Last night, officers went out into the neighborhoods some in cruisers and others on bikes to meet with residents, who spent most of the evening outdoors on their porches and lawns.

"It's a very significant event," said Lt. Steve Walker with the city police department. "It gets people to think about safety which should stay in the forefront of everyone's mind all the time."

Across the Potomac River in Fairfax County, Neighborhood Watch groups in each of the county's seven police districts held their own picnics, parades and bike rodeos. Police also used the night's activities to collect used cellular telephones, which will be donated to victims of domestic violence and neighborhood watch groups, Officer Brown said.

In the District of Columbia, community leaders and residents had to battle weather while taking a stand against crime, as thunderstorms forced the kickoff event indoors at the Metropolitan Police Boys and Girls Club on Benning Road NE.

D.C. Mayor Anthony A. Williams and council members Kevin P. Chavous, Ward 7 Democrat, and Sharon Ambrose, Ward 6 Democrat, joined Police Chief Charles H. Ramsey to officially bring on the night.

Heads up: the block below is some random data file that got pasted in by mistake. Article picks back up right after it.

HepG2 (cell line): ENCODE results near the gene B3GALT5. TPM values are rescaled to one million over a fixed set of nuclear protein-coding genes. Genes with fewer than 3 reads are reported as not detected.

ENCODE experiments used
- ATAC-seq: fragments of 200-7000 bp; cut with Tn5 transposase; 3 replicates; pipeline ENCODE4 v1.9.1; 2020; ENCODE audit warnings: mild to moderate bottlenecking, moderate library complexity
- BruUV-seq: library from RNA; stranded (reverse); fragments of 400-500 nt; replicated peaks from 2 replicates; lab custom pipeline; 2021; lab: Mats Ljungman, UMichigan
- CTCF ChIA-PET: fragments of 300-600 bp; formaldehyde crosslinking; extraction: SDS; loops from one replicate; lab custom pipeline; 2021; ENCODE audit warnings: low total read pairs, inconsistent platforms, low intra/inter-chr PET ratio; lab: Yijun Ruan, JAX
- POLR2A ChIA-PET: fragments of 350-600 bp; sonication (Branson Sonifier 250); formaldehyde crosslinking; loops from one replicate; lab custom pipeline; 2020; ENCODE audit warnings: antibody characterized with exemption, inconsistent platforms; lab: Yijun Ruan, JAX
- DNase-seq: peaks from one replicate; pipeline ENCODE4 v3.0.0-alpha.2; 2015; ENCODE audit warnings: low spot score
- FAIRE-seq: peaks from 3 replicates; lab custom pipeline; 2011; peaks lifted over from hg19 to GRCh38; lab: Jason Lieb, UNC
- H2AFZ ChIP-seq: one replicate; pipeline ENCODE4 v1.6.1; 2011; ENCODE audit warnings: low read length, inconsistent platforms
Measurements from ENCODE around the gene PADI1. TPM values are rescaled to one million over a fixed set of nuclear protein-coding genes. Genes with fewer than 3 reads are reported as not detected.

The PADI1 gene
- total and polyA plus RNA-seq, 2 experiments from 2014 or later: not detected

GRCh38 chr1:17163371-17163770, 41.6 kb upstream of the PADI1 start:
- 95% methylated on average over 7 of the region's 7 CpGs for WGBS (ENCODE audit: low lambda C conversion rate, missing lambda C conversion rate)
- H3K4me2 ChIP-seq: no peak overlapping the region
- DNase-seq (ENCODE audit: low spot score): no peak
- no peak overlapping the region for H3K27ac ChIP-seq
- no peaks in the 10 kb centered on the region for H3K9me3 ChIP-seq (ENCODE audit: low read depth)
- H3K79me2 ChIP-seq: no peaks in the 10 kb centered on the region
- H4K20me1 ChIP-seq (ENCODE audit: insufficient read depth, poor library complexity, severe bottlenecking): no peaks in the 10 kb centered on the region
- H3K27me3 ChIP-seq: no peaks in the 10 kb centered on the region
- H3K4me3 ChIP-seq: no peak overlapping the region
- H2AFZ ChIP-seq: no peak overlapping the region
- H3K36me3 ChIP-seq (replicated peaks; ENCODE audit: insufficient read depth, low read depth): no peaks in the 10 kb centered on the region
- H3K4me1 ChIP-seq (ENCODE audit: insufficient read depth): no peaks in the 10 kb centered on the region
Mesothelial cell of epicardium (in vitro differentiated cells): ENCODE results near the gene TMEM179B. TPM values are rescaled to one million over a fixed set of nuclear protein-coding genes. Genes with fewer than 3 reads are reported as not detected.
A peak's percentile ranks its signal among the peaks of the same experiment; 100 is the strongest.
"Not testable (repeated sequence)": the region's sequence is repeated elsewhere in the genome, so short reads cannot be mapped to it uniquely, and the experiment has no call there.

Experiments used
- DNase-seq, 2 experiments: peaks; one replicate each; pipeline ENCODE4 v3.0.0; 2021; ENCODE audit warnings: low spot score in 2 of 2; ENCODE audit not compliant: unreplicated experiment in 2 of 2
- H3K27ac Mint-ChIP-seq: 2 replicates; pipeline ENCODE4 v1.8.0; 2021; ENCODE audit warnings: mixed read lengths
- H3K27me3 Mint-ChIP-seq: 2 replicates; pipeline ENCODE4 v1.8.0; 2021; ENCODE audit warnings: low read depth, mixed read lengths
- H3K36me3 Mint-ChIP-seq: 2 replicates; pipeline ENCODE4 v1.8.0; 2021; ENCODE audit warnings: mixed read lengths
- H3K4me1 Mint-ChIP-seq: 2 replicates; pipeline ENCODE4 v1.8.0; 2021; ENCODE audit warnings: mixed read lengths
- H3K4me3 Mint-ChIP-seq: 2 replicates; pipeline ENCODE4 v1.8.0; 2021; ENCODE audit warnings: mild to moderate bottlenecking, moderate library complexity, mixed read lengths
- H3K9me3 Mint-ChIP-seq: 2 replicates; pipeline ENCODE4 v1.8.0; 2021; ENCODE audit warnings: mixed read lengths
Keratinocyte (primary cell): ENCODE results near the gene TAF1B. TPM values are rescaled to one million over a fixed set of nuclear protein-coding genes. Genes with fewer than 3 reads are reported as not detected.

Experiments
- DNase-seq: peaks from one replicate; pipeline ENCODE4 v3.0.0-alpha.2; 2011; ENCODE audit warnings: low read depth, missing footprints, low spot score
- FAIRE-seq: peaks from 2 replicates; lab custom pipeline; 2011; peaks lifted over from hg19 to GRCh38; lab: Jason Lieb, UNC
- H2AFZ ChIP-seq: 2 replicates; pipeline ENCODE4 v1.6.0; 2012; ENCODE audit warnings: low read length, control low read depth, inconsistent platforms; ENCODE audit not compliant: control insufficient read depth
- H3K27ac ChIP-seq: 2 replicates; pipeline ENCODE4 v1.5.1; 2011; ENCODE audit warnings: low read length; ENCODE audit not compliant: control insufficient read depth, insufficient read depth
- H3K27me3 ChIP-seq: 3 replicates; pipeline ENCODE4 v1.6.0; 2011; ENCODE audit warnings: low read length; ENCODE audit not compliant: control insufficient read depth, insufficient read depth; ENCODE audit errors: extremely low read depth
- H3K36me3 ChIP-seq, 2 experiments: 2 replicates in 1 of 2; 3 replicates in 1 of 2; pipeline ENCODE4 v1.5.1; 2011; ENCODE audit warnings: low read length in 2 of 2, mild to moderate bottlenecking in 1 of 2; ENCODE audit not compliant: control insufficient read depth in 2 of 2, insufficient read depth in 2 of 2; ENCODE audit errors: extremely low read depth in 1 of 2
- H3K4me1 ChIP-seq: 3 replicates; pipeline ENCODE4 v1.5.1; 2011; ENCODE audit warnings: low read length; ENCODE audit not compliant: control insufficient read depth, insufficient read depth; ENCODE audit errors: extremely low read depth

"I guess, depending on the weather, it's national night in," said Chief Ramsey at the kickoff for more than 60 citywide activities that included cookouts, block parties and neighborhood walks.

The city has seen a burst of violent activity recently, with five persons killed over a four-day span.

"Ultimately, National Night Out does serve as a reminder to us all, and really as a springboard," Chief Ramsey said. "[But] it's still not enough. There's still a lot of tragedy in our communities."

The Boys and Girls Club event was the first of seven Mr. Williams was to attend last night.

"Tonight is going to be a safer night in D.C.," Mr. Williams said. "Tonight we're going to say we're going to end the violence.

"This is about citizen action, this is about neighborhood action."

• Clarence Williams contributed to this article.

Copyright © 2019 The Washington Times, LLC. Click here for reprint permission.

The Washington Times Comment Policy

The Washington Times welcomes your comments on Spot.im, our third-party provider. Please read our Comment Policy before commenting.


Click to Read More and View Comments

Click to Hide